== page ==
Our final day in Florence started out cool and crisp before a drizzle interrupted, but did not stop, our few remaining explorations.
After a breakfast of cappuccino, croissants, and fruit, we were off the explore, starting with the Duomo Museum. Many of the statues and artifacts of the cathedral, have been replaced with replicas, while the originals have been restored and placed in this amazing museum that we quite enjoyed.
One of our favorite exhibits was a choir balcony designed and sculpted by the then little-known young sculptor, Luca della Robbia. It was commissioned after almost 150 years of construction on the building.
The choir box he designed was a balcony for singers next to the organ in the cathedral. The original panels of the box are at eye level and are the artist’s interpretation of Psalm 150, which says:
His reliefs turned out to be the MTV equivalent of the early 1400’s.
Barb liked the panel that demonstrated the verse, “Praise him upon the loud cymbals: praise him upon the high sounding cymbals.” It’s the upper one of the two below …
However, if you notice, in the upper left of the panel, there’s a little boy who thinks the sound is a bit too loud …
Perhaps the most famous piece in this museum is a sculpture Michelangelo was working on for his own tomb – a pieta. Unfortunately, he had not finished it when he died. Many believe the large man holding Jesus, Nicodemus, was a self-portrait by the master.
On the way to our next stop, the Academy, we passed this street. We think it is likely a sign for Saint Elisabeth Street, but we like to think it means ‘Sarah Elisabeth,’ in honor of our second granddaughter.
Of course, The Academy is world famous for one statute, and one alone … and even from a distance he’s pretty impressive … all seventeen feet of himself …
Crowds gathered around in admiration. Many just sat and looked, and looked, and looked. As high as our expectations were, they were exceeded.
Even with the most close up views, the work is still remarkable.
After The Academy, we lunched at a trattoria filled with locals. The house Chianti perfectly matched the two pasta dishes we enjoyed along with fresh bread and olive oil. We enjoyed a visit with a local businessman who was a Mets fan.
The afternoon was whiled away visiting the Santa Maria Novalle Church (near the main train station), and walking the crooked streets in town, all overseen by the massive dome of the Duomo.
Of course, we needed one last visit to the Duomo, Baptistery, and Campanile …
… before heading to the hotel for a late afternoon nap.
After that, we took a long evening stroll and ended up at the Ponte Vecchio and stopped at the Rick Steves’ recommended Golden View Open Bar. This restaurant is located on the south shore of the Arno River with a magnificent view of the bridge.
And, the Lord was pleased to have a riverside, bridge-view table open for us. Usually, we were told, these tables are held months in advance by reservation. But, not for us …
We were blessed, not only with the view, but with a wonderful two and a half hour romantic dinner … starting with bruschetta, followed by a heavenly Prosciutto de Parma accompanied by an amazing aged Parmesan cheese. My oh my.
I had first read about Prosciutto de Parma and Parmesan cheese in John Grissom’s fun book, Playing for Pizza. His main character commented, after enjoying it the first time, that it was the best thing he had ever eaten (or something like that). To which I say, “Amen.”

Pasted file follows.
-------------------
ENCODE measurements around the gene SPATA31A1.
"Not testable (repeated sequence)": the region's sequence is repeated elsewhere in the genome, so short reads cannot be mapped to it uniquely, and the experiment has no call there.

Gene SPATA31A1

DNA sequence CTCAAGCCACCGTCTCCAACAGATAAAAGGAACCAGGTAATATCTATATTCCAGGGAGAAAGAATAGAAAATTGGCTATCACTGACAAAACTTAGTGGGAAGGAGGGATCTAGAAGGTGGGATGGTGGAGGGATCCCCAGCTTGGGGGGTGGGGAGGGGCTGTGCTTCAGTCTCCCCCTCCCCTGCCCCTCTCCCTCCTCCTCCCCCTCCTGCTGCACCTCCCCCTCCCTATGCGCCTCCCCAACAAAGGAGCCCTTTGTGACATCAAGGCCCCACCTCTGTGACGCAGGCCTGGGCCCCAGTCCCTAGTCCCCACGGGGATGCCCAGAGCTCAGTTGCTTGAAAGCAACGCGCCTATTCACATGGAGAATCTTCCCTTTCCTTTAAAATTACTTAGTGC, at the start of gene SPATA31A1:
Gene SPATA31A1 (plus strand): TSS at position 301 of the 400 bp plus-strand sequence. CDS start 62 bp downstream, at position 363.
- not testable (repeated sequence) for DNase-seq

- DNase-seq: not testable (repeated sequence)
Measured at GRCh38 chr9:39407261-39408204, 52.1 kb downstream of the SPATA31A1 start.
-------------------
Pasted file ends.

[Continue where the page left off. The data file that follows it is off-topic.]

A local red wine was joined by fresh spaghetti followed by a veal scaloppine with porcini mushrooms as the sunset and the flood lights lit up the ancient Ponte Vecchio.
The magic only continued with a three chocolate dessert course – a dark chocolate pudding, a decadent dark chocolate mousse, and the piece-de-resistance, a hot chocolate centered, hard chocolate covered molten chocolate dessert over a wonderful cream.
After sealing our love and life-long commitment to each other on the top of the bridge, we walked home and passed two carvings on walls that summed up our stay here. The first …
… was a Fleurs de Lys, the symbol of the City of Florence, a city we have admired and enjoyed in the past, and learned to love even more deeply the last few days.
The second caused us to pause a few moments in contemplation and thanksgiving …
When we saw it, Barb quoted John 1:29, saying the words of John the Baptist when he saw Jesus coming to be baptized, “Behold the Lamb of God , which taketh away the sin of the world.”
And, I immediately thought of Jesus’ words in John 10:10, when he said, “The thief comes only to steal and kill and destroy; I have come that they may have life, and have it to the full.”
Out time together and our time in Florence has been full, abundant, and meaningful indeed.
So, off to Rome tomorrow. Hope you can keep up with us!
Here’s the entire series:
Dr. Walt and Barb’s Italian Adventure — May 8-25, 2010
If you’ve ever wanted to go to Italy (or even if you have in the past), you’ll want to come along with us and enjoy the sites, sounds, food, and art.
Hopefully, this blog will stimulate you to put visiting these amazing cities on your to-do list. Just click on any of the days or cities you want to visit with us.
We’ve hoped you’ve had fun accompanying us on this trip to Italy, and that one day you’ll be blessed to experience and enjoy her yourself.